Sales Tax Impact Is Murky For Normal As Rivian Sales Begin
The economic impact of Rivian’s manufacturing plant in Normal will be vast. We’re already seeing that in the hot housing market. Local and state governments also expect to see more tax revenue as property values rise and thousands of Rivian workers do what we all do: buy stuff.
But one piece of the Rivian economic puzzle is less clear: If someone buys a Rivian vehicle, who gets a cut of the sales tax money?
The answer is important in part because Rivian vehicles are expensive. The cheapest Rivian now starts at $67,500. With the typical tax rate on a vehicle sale 6.25%, that’s at least $4,200 in tax revenue for every vehicle. If Rivian sells tens of thousands of vehicles each year, that’s big money.
Of course, the math is not that simple.
“It is not clear to the Town how sales will be recorded and how the taxation of those sales will be allocated,” said Town of Normal spokesperson Cathy Oloffson. “Will transactions be recorded as direct sales from the factory here in Normal? Or will they be recorded as sales in the locations where customers take delivery? We aren’t certain. The town understands Rivian is currently busy with production and start up, and we know this will be resolved when they start selling vehicles.”
Mayor Chris Koos said it’s a realistic possibility that his town will see some of that money.
“It’s Rivian’s decision to build their model. We’re more reactive in that regard than anything, because it’s their company, it’s their business model,” Koos said.
Fight over direct sales
One reason it’s murky is because there’s a legal challenge to whether Rivian will even be allowed to sell its electric vehicles directly to consumers. A coalition of auto dealers sued Rivian and the Illinois secretary of state, claiming they’re breaking a law that protects the dealership model.
The Illinois attorney general has sided with Rivian. In asking a judge to dismiss the auto dealers’ lawsuit, the attorney general’s office plainly said, “Illinois law does not prevent Rivian … from selling their vehicles directly to Illinois consumers.” That case remains pending, with the next hearing on Oct. 28.
Rivian plans to open a sales showroom in Chicago’s Fulton Market neighborhood. It will also open what a spokesperson called a “consumer experience space” at its Normal campus, focused on the Rivian adventure brand and the community’s direct introduction to its vehicles. More details on the Normal location and other showrooms are expected to be released later this year. Rivian’s recent application for a dealer license, filed with the secretary of state, shows a showroom space in Normal.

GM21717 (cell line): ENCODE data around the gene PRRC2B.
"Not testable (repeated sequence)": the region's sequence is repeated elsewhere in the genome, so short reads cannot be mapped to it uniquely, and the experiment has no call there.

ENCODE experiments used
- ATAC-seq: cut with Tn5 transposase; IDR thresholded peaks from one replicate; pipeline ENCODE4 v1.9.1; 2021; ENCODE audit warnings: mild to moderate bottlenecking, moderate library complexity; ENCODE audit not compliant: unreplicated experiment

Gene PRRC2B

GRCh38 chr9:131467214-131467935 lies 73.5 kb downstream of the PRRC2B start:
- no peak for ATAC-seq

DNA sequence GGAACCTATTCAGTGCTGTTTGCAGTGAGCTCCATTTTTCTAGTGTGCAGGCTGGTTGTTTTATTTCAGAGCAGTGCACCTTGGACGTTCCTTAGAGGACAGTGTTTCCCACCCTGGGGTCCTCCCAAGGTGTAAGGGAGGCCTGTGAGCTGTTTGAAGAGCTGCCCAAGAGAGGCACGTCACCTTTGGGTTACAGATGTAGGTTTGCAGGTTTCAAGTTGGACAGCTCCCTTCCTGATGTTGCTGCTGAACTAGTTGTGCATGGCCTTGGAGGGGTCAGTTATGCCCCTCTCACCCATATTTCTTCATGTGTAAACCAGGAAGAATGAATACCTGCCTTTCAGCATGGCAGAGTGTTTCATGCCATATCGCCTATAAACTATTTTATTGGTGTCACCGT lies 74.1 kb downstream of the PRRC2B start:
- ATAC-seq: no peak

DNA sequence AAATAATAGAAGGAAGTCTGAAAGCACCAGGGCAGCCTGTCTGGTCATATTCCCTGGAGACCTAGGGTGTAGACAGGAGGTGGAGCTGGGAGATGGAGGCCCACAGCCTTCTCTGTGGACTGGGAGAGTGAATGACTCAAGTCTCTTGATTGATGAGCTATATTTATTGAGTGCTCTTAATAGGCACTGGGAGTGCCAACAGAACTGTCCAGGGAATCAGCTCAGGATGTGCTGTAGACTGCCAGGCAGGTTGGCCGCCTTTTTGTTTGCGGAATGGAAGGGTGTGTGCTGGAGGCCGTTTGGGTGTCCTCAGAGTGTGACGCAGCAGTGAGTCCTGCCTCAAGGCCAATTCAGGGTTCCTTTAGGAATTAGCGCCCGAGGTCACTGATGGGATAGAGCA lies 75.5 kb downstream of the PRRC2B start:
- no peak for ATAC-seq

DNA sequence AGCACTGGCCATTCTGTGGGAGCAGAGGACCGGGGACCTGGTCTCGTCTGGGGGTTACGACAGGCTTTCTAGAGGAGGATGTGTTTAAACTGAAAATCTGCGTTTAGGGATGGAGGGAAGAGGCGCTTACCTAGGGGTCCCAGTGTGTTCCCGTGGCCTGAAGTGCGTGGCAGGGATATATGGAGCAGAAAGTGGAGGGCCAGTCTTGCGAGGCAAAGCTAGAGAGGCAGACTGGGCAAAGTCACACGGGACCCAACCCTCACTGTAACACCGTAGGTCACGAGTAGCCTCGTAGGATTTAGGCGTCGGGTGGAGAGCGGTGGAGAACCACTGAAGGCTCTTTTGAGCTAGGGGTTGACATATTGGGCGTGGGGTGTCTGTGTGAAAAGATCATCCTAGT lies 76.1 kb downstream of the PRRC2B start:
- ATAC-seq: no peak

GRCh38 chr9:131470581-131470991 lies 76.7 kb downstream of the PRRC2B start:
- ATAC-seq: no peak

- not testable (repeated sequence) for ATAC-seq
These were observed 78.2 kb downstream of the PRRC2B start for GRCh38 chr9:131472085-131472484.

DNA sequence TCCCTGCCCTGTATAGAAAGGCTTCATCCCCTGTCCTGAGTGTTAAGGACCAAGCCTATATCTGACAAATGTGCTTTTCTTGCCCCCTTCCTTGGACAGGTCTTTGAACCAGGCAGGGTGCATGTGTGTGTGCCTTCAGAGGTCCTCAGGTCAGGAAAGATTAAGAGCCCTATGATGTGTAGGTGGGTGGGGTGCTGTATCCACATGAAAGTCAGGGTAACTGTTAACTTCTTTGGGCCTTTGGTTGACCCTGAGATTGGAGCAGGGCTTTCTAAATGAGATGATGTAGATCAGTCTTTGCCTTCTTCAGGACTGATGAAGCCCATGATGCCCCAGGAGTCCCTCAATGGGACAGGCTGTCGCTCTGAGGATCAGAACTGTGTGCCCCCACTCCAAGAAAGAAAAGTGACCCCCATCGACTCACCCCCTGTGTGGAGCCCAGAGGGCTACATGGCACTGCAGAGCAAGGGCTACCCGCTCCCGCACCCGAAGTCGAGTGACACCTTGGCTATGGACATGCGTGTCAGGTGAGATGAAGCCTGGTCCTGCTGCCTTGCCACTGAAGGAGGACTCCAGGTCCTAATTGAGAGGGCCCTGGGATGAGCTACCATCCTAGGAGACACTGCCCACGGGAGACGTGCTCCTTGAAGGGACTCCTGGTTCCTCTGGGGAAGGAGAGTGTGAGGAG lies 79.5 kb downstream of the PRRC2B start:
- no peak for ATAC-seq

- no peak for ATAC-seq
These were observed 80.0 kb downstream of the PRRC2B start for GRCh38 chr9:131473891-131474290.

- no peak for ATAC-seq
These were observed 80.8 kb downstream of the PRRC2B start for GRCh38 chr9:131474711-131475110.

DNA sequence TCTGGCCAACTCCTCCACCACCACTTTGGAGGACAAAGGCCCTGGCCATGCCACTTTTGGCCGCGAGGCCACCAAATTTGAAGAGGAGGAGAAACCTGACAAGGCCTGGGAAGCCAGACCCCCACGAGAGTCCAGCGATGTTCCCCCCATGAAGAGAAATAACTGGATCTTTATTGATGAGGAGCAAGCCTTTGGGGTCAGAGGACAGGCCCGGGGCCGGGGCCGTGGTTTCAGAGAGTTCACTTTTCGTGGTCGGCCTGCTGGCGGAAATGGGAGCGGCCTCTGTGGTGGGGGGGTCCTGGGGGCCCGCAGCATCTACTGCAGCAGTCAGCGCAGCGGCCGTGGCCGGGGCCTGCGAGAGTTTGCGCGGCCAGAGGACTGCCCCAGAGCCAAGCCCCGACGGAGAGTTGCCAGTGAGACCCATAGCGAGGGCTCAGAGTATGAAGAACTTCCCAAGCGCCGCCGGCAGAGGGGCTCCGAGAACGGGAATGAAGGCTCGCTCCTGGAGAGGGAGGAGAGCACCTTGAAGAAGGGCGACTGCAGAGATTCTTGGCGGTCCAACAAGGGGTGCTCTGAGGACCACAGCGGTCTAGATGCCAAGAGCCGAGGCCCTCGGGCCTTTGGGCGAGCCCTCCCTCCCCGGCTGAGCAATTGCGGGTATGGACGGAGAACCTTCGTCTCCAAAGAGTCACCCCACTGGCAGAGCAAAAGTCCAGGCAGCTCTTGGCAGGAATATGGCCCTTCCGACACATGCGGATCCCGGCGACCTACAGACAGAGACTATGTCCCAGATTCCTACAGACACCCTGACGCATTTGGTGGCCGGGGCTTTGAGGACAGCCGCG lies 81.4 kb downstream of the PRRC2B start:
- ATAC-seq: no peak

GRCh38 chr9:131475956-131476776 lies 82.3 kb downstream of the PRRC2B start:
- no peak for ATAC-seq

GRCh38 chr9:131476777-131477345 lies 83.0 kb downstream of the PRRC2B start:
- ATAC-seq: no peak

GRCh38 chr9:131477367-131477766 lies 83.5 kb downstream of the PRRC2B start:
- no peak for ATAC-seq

Koos is aware of those plans.
“I’ve heard conversations about test-drive, off-road course, if you will, where people can come out and try those vehicles in a real-life situation. But definitely they’ll be a customer engagement center in this community. And early on, it may be one of the first ones out there. People will come here to either pick up their Rivian, or shop for their Rivian,” Koos said.
Rivian is waging the fight for direct sales across the country. Sales tax revenue is part of Rivian’s argument.
In Connecticut, Rivian public policy director Dan West told lawmakers, “When we are not permitted to operate in the state, Connecticut residents are forced to travel to neighboring states to test drive a Rivian vehicle or speak to a product specialist—and the vehicle sales tax may be paid in the neighboring state. It’s a net loss for the state economy, an unnecessary burden on Connecticut consumers, and discouraging for the next generation of American automotive innovation.”
Rivian’s public policy VP, James Chen, made an identical case in testimony in Washington state.
“Without allowing us to participate in that marketplace in Washington, the state will inconvenience its citizens, surrender the sales tax revenue to other states, and cede leadership of this new U.S. automotive technology to others,” Chen said.
Others in the pro-EV lobby want direct sales in every state. Their analogy is the iPhone: A consumer can buy one online, or at Best Buy or Target, or from the Apple Store.
“The goal is electrify as quickly as we can,” said Ben Prochazka, executive director of the Electrification Coalition. “And if we’re gonna do that, we need new entrants who are making really compelling products, and we need to get those vehicles to the market and into the hands of consumers really fast. And one of the best ways we can do that is to make this friendly to consumers.”
For the sake of argument, let’s assume Rivian is allowed to make direct sales in Illinois. As a retailer, Rivian would collect sales tax (6.25%) on all direct sales made in Illinois. A few scenarios then emerge.
As is often the case with Rivian, the EV pioneer Tesla offers a useful comparison.